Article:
Most commercial laboratories can analyze forages for the concentrations of various acids produced during the fermentation process. These values can be used to determine the quality of fermentation that has occurred. However, these results cannot be used to balance rations. Taking in combination with nutrient concentrations, they can help explain what did or did not occur during the fermentation process and possibly may explain feed intake problems in dairy herds. For accurate results, samples of forage need to be frozen immediately after being collected and shipped on ice for next day delivery to the forage testing laboratory.
These reports typically analyze the following with expected ranges given in table 1.
pH – Generally, the lower the pH the better the fermentation (assuming pH is within expected ranges) and is one of the key criteria in evaluating the quality of silage fermentation. When pH is higher than expected, fermentation may not be optimum. One possible cause for a higher silage pH is drier silages as fewer acids are produced. In addition, silages that are undergoing a clostridial fermentation have a higher pH as the lactic acid is being converted to butyric acid.
Lactic acid – Lactic acid is the predominant fermentation acid and should comprise 65 to 70% of the total acids in the silage. Generally, the presence of high levels of lactic acid indicates an efficient fermentation and minimal dry matter losses.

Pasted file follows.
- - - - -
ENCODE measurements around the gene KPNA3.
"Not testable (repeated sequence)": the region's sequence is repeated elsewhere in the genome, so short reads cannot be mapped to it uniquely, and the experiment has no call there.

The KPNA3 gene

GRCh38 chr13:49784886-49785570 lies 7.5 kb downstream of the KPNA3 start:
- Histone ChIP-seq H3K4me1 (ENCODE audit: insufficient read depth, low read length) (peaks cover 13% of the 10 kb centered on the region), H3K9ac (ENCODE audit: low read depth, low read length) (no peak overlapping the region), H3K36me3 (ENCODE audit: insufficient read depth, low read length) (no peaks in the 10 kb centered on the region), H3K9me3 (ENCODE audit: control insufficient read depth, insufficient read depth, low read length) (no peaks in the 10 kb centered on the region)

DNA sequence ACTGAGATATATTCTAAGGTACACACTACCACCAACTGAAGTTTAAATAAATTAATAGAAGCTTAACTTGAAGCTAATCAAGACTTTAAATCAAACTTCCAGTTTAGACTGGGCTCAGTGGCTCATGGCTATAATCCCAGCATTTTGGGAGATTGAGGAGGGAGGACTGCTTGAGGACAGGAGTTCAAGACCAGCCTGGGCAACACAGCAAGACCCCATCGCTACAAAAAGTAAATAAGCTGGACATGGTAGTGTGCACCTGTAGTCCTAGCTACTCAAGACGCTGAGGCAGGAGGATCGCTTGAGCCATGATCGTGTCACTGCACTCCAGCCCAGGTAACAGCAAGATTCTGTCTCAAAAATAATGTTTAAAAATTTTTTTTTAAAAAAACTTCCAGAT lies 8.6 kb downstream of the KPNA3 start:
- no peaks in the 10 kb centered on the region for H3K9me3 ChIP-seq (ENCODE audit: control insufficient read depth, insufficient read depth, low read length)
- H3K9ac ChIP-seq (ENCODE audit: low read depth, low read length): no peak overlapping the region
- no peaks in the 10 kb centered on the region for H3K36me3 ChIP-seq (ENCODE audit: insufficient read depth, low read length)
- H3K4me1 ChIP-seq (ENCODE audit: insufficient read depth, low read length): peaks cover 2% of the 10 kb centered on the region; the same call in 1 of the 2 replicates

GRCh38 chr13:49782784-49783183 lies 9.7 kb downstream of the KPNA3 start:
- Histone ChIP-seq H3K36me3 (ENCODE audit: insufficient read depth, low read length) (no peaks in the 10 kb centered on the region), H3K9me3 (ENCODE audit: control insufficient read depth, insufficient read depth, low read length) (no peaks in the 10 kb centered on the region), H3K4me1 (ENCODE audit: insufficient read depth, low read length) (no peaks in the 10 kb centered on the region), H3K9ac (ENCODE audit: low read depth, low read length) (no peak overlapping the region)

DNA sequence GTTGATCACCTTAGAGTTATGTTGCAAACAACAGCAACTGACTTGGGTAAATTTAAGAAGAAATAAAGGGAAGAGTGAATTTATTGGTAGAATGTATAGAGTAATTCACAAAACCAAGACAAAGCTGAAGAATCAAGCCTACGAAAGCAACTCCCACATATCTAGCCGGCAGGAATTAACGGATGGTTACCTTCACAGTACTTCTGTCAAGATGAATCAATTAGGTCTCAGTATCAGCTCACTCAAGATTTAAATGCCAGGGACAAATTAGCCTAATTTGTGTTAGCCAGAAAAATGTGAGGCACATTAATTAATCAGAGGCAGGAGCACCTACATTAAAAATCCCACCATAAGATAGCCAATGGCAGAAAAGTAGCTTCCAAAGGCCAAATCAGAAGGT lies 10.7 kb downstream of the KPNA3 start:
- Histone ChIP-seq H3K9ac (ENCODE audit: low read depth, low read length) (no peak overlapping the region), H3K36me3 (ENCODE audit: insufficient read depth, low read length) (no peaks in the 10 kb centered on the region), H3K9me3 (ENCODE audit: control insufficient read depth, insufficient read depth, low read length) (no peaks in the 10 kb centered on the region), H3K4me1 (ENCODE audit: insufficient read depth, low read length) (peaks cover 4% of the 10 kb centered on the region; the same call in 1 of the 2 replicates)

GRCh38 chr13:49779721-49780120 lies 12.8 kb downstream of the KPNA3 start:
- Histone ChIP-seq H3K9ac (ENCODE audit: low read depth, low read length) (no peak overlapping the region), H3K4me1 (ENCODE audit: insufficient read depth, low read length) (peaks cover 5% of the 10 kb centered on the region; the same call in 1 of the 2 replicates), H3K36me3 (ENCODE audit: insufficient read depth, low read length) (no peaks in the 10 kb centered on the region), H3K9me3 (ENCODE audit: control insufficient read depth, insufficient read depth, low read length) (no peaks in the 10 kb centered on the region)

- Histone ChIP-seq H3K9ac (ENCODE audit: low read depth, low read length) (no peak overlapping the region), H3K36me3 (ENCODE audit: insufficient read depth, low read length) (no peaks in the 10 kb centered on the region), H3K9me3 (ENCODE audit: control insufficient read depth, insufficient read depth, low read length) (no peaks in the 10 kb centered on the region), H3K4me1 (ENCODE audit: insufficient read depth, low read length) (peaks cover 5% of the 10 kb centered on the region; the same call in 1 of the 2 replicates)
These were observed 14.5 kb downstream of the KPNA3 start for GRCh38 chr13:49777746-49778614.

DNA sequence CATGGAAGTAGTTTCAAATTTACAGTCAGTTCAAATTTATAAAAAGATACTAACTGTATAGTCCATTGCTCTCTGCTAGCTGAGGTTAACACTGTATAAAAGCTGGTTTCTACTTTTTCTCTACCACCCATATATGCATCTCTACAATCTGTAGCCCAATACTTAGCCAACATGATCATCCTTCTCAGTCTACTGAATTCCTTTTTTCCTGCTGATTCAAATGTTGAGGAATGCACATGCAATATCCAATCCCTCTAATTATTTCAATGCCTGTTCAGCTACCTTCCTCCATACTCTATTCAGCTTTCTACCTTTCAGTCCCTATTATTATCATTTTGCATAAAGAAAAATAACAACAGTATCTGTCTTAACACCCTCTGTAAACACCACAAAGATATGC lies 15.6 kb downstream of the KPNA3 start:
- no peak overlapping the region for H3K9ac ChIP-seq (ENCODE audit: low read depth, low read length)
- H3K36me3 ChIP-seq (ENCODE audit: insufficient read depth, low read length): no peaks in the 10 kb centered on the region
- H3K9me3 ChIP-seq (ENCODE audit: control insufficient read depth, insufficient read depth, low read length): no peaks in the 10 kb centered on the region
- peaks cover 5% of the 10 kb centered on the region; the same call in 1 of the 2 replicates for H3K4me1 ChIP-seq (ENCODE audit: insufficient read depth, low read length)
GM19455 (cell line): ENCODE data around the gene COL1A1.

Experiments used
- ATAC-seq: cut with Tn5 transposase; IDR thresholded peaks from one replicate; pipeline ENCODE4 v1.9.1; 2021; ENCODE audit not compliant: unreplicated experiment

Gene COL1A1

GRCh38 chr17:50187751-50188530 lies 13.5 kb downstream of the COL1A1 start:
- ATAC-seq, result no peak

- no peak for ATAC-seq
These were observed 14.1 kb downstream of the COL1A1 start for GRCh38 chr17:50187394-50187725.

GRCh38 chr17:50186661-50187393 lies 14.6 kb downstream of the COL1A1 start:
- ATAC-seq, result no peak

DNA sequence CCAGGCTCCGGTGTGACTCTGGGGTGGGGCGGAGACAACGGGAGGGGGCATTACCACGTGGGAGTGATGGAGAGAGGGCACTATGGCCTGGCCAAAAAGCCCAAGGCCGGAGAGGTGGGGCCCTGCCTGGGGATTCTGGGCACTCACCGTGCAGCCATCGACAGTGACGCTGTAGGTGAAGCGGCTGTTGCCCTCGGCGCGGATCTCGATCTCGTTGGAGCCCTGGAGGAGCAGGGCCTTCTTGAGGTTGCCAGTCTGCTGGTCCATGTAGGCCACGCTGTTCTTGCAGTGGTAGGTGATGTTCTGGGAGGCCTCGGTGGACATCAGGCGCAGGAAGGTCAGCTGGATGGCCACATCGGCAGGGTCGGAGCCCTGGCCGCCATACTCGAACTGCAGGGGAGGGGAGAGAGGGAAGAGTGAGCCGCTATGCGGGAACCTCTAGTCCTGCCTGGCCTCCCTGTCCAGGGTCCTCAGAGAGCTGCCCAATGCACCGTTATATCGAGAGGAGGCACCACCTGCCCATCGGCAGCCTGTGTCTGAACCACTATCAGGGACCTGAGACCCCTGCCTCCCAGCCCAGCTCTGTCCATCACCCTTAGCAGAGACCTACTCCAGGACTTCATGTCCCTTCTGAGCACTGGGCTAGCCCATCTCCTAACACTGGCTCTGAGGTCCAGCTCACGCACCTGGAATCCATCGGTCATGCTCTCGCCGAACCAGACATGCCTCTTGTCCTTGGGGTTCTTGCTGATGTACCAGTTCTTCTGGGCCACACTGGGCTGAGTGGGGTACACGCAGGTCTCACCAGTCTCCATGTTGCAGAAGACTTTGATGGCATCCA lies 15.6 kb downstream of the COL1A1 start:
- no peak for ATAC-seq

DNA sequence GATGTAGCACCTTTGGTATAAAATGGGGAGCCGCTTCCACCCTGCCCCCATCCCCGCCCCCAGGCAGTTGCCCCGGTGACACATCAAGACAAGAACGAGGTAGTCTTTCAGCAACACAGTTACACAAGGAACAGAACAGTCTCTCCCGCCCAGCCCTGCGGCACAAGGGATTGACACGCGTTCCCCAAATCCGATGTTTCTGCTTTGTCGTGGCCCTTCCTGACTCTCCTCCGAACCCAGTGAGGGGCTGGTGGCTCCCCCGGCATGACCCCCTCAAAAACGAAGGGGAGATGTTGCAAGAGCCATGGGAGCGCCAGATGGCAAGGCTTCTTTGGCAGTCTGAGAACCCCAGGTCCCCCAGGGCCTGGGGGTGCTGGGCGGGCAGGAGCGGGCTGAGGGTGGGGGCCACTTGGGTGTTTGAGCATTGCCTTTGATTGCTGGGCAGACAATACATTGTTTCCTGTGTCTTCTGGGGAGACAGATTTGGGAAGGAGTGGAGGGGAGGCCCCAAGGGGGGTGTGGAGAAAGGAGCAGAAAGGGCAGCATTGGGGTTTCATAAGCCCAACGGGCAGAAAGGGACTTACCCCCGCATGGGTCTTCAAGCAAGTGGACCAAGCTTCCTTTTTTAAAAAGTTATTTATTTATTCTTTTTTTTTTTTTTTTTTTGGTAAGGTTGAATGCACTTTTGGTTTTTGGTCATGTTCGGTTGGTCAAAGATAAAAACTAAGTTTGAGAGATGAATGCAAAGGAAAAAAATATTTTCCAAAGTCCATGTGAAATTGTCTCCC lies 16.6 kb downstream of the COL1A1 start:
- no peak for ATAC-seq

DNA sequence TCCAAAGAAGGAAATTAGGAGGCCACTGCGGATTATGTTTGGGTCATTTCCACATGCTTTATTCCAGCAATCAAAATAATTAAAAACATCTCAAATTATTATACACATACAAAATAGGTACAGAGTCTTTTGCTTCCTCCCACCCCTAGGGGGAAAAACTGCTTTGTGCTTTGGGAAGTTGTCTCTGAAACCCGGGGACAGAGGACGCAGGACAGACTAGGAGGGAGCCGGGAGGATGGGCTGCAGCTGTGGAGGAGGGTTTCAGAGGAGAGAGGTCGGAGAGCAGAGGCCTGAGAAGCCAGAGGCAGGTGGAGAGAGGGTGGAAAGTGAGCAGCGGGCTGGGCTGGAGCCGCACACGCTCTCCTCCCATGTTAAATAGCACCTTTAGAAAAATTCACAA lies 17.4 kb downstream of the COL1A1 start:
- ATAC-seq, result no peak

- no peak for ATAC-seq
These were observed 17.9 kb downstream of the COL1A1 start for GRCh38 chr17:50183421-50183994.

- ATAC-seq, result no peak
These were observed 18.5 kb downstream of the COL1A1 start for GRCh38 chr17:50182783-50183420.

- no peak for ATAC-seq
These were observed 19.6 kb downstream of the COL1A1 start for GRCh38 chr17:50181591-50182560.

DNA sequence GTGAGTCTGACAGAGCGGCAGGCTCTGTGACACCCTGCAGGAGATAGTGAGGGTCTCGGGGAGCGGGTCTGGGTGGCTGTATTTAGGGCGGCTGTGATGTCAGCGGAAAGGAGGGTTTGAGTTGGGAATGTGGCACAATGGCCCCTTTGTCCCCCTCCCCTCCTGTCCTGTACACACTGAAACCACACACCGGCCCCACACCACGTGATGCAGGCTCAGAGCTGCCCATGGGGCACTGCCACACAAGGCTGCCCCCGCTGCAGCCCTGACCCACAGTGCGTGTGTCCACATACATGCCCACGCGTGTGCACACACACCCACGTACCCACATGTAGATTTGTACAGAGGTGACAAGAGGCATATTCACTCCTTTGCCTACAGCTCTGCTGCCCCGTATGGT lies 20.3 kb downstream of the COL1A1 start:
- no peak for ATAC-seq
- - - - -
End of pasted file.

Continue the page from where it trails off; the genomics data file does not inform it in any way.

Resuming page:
Acetic acid - Acetic acid provides silages with the characteristic vinegar odor and taste and helps maintain aerobic stability, i.e. extend bunk life. Some microbial inoculants (Lactobacillus buchneri) increase the amount of acetic acid in silage and help extend bunk life once the silage is exposed to air.
Propionic acid - Propionic acid produces a sharp sweet smell and taste. Generally, this acid is found in very low concentrations in well-preserved and fermented silages.
Butyric acid - Butyric acid produces a rancid butter smell and taste. High concentrations (greater than 0.5%) indicate the silage has undergone an undesirable, Clostridial fermentation and the resulting silage is lower in nutritive value because soluble nutrients have been degraded. These silages may result in lower feed intakes and milk production by dairy cattle. The butyric acid concentration in clostridial silages increases over time. Butyric acid may induce ketosis and should not be fed to early lactation and transition cows. Cows later in lactation can handle 100 g butyric acid daily in their total diets and use of these high butyric acid silages may need to be limited so as not to exceed these amounts.
Ethanol - Ethanol produces an alcohol smell and is primarily an indication of yeast activity. These silages are more prone to spoilage and, as a result, heat quicker with a shorter bunk life. Yeast numbers can double within 2 hours, thus numbers can increase rapidly, further deteriorating the quality of silages being fed.
Ammonia nitrogen - High concentrations of ammonia in silages are an indication of excessive breakdown of proteins caused by a slow drop in pH or Clostridial fermentation. Proper balancing of rations for ruminally degradable protein (RDP) can help minimize problems with dairy cattle at feedout.